Wu Den-yih, left, met Li Keqiang at the Boao Forum in Hainan, April 1. (Photo/Xinhua)
The meeting between Taiwan’s vice president-elect, Wu Den-yih, and the Chinese vice premier, Li Keqiang, in China earlier this week helped break new ground in the peaceful development of bilateral relations.
Wu’s proposal of building mutual trust and calls to China to broaden Taiwan’s participation in the international arena were met with a positive response from Li, a sign that the two countries’ future leaders have built rapprochement in their continual pursuit of cross-strait peace.
At a meeting with Li at the Boao Forum for Asia in southern China’s Hainan province on April 1, Wu floated four guidelines for future cross-strait exchanges — seeking common ground while shelving differences, maintaining cross-strait peace, honoring promises while promoting harmony, and prioritizing people’s livelihoods.
The idea of honoring promises while promoting harmony has particular significance as Taiwan and China’s trade negotiations have advanced to a deeper level, the success of which calls for solid mutual trust.
Taiwan is set to begin negotiations with China on the remaining parts of the economic cooperation framework agreement, which, among other things, protects Taiwanese businesspeople operating in China and proposes a mechanism for currency settlement. These measures were stalled due to conflicts of interests and a lack of consensus.
Wu also voiced the Taiwanese people’s strong desire to engage with the world, including bids by the country to enter the International Civil Aviation Organization and the United Nations Framework Convention on Climate Change. He called for China to hear the voices of the island’s people.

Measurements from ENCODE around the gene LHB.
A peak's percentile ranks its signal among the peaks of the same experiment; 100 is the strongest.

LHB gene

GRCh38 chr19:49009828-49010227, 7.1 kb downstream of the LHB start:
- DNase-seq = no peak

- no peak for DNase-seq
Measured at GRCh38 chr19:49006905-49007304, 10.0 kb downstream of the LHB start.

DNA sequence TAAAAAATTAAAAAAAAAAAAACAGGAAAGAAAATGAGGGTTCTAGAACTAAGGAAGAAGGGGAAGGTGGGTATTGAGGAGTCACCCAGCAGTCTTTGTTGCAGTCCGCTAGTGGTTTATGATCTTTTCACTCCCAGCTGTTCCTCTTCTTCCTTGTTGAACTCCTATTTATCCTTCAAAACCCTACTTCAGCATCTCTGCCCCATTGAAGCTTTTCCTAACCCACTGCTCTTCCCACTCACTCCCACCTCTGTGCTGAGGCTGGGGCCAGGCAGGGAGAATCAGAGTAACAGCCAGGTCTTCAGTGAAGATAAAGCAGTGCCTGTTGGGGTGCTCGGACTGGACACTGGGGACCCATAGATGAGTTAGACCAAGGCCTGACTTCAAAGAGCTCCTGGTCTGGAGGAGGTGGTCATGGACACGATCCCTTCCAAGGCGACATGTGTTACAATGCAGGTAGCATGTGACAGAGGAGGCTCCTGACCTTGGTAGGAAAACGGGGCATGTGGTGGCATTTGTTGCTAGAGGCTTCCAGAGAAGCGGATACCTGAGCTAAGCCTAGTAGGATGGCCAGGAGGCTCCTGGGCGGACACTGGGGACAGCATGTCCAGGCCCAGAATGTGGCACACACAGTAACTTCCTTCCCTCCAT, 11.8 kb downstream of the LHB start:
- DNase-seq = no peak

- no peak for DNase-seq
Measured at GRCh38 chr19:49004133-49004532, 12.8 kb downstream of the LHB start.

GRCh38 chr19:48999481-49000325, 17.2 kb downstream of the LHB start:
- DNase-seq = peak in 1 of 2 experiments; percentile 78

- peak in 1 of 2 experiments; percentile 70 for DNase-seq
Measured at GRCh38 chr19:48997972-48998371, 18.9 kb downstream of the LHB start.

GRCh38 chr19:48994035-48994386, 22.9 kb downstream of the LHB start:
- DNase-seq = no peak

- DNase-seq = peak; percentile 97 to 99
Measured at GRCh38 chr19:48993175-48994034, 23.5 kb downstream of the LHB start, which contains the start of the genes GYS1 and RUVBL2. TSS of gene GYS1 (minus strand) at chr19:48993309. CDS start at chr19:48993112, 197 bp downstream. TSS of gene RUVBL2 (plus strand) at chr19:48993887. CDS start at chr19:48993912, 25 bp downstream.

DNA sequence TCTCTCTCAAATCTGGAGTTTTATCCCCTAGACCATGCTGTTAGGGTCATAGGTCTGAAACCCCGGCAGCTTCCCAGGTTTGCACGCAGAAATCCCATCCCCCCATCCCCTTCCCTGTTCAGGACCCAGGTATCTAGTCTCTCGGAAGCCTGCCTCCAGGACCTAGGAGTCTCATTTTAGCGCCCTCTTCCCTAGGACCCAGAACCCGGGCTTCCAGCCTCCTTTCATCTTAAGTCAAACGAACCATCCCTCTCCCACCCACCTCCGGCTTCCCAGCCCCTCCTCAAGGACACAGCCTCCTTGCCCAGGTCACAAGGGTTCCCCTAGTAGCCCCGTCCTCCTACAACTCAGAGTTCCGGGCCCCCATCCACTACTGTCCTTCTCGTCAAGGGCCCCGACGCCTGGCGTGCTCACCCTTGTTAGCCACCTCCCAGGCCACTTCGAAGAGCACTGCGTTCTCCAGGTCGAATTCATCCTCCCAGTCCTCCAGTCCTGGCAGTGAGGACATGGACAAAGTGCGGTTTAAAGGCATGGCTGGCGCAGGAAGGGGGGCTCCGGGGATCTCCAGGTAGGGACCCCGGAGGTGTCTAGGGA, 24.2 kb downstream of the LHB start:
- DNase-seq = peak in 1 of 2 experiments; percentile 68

Beijing has long sought to suppress Taiwan’s international influence, and Wu’s calls are timely because peaceful ties should be accompanied by greater participation in international affairs.
In the meantime, Wu stressed that "addressing economic issues before political issues, the easy before the difficult" would help set the tone of Taiwan-China exchanges and avoid fueling political disputes in Taiwan.
In the absence of a consensus on cross-strait engagement among Taiwan’s ruling and opposition parties, any proposals of a new approach to the sensitive issue could cause a war of words.
The latest example is the controversy surrounding the "one country, two areas" concept floated by Wu Poh-hsiung, an official with Taiwan’s ruling Kuomintang, in a meeting with China’s president, Hu Jintao, last month, which the opposition lambasted as a challenge to Taiwan’s sovereignty.
Nevertheless, Wu Den-yih clarified Taiwan’s stance by calling for mutual trust and putting economic negotiations before political ones. This stance is expected to be the basis of the next stage of exchanges.

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